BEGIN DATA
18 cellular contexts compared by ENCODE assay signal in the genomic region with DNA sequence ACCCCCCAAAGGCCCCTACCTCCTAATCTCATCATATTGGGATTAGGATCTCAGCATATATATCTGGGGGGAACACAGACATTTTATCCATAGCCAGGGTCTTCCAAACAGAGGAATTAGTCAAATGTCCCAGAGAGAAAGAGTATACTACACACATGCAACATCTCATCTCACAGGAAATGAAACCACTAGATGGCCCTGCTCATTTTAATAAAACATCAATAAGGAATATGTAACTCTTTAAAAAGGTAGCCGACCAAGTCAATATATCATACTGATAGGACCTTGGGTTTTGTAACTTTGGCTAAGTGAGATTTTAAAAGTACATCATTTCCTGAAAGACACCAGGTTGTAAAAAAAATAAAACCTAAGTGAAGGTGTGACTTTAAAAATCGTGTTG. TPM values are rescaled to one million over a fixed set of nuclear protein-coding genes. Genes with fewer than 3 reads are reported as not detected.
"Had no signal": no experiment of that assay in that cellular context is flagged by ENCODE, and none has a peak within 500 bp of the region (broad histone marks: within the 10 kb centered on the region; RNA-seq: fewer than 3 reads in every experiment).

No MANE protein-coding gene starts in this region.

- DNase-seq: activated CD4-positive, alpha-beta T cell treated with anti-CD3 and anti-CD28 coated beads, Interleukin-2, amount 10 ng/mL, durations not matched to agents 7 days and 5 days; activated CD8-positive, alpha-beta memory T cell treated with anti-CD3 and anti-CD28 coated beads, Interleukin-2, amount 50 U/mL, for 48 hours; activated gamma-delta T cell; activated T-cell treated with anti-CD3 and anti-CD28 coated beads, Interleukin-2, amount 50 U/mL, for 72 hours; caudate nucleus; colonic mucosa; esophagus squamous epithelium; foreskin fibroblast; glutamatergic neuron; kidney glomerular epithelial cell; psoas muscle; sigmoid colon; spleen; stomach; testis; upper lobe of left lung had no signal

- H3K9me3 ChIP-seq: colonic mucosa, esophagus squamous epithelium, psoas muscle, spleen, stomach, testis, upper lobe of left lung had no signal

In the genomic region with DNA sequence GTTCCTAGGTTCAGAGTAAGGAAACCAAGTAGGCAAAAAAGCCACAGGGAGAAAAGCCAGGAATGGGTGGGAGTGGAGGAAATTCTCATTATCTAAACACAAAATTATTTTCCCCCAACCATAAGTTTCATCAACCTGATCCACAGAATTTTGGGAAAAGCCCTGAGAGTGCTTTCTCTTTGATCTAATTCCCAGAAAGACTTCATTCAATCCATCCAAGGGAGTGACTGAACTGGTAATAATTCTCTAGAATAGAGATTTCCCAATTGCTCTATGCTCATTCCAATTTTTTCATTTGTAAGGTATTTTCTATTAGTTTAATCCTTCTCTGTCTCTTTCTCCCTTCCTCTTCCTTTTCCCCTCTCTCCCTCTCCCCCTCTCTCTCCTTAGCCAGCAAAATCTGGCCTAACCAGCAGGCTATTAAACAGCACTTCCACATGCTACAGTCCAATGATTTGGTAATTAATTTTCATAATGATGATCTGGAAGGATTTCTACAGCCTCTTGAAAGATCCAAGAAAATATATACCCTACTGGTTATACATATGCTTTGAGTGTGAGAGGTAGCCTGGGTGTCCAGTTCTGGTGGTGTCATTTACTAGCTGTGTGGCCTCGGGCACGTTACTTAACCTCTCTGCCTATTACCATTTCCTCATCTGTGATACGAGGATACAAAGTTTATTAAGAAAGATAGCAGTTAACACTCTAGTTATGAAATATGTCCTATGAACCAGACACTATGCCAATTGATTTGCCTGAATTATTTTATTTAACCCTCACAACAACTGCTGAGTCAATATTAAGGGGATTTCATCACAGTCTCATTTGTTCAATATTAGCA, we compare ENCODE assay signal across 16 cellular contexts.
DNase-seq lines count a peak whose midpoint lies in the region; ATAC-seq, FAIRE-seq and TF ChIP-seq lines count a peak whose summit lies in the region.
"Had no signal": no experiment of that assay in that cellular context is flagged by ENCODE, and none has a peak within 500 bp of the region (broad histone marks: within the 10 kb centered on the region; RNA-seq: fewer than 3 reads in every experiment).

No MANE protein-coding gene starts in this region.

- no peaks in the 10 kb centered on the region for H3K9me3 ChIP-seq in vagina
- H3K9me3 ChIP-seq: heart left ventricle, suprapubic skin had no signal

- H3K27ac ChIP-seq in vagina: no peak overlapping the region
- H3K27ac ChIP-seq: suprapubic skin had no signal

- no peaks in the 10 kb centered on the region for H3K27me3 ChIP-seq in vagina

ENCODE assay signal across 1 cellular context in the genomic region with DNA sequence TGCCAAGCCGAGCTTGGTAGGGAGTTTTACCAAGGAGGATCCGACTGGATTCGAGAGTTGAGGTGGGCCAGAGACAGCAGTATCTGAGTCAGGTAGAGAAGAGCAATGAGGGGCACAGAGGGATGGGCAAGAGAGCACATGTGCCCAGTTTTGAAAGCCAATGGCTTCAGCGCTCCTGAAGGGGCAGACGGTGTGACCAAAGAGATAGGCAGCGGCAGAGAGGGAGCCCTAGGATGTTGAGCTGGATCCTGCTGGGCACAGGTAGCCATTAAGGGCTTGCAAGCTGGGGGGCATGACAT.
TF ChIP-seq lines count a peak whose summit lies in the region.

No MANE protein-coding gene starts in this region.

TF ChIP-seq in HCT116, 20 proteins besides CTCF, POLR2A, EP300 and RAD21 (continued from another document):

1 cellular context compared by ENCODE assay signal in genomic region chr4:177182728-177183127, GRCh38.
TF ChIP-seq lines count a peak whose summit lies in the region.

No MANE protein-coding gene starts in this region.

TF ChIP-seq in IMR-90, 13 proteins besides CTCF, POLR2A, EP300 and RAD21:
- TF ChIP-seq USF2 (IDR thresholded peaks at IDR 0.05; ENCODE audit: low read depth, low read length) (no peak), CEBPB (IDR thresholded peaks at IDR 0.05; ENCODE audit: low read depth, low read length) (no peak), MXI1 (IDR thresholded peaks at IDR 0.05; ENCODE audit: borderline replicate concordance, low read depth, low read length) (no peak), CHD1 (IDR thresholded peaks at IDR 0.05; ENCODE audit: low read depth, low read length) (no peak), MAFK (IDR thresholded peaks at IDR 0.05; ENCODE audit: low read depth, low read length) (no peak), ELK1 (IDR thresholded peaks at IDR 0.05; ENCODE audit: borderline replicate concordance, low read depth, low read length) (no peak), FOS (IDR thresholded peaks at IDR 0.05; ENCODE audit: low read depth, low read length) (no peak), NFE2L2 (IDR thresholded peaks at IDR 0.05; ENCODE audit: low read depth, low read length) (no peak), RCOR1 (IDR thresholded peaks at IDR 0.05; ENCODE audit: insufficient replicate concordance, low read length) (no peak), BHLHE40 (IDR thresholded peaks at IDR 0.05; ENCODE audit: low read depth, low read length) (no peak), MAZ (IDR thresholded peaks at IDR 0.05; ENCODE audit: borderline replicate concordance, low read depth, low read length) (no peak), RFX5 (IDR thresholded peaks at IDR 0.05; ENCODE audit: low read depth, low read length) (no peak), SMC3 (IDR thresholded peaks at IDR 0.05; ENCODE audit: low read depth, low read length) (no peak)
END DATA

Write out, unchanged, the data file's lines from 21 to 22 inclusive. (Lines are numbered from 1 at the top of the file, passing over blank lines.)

No MANE protein-coding gene starts in this region.

TF ChIP-seq in IMR-90, 13 proteins besides CTCF, POLR2A, EP300 and RAD21: